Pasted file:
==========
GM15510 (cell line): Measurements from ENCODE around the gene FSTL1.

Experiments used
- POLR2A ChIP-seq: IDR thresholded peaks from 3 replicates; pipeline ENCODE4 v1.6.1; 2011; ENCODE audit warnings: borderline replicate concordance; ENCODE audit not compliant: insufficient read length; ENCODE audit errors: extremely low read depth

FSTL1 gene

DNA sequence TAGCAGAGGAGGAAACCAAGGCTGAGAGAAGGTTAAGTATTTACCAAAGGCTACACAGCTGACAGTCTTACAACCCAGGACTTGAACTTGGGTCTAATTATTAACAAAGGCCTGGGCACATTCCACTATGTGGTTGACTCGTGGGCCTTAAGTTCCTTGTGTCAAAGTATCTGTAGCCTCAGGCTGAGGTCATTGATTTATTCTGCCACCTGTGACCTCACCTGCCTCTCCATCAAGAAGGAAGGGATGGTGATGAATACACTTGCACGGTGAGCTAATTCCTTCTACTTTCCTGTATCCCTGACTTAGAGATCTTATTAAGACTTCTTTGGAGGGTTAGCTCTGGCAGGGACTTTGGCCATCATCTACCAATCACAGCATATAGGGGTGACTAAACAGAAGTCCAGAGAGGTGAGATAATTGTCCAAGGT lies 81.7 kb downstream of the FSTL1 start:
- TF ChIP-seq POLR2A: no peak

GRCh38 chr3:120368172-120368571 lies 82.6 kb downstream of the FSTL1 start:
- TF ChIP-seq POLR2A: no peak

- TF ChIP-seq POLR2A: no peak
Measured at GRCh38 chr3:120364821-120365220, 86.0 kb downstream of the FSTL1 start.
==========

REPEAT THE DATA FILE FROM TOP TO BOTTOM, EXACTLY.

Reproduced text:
GM15510 (cell line): Measurements from ENCODE around the gene FSTL1.

Experiments used
- POLR2A ChIP-seq: IDR thresholded peaks from 3 replicates; pipeline ENCODE4 v1.6.1; 2011; ENCODE audit warnings: borderline replicate concordance; ENCODE audit not compliant: insufficient read length; ENCODE audit errors: extremely low read depth

FSTL1 gene

DNA sequence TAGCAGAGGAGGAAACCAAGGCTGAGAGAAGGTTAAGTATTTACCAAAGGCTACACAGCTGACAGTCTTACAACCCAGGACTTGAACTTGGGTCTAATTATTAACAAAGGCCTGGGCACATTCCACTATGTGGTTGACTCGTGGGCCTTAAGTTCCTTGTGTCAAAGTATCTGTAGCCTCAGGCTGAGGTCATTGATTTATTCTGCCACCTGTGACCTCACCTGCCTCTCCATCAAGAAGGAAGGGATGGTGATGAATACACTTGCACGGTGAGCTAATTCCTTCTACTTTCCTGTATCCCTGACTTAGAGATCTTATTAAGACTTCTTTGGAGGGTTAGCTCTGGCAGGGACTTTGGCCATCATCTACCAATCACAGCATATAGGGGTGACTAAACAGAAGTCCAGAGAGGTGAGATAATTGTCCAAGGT lies 81.7 kb downstream of the FSTL1 start:
- TF ChIP-seq POLR2A: no peak

GRCh38 chr3:120368172-120368571 lies 82.6 kb downstream of the FSTL1 start:
- TF ChIP-seq POLR2A: no peak

- TF ChIP-seq POLR2A: no peak
Measured at GRCh38 chr3:120364821-120365220, 86.0 kb downstream of the FSTL1 start.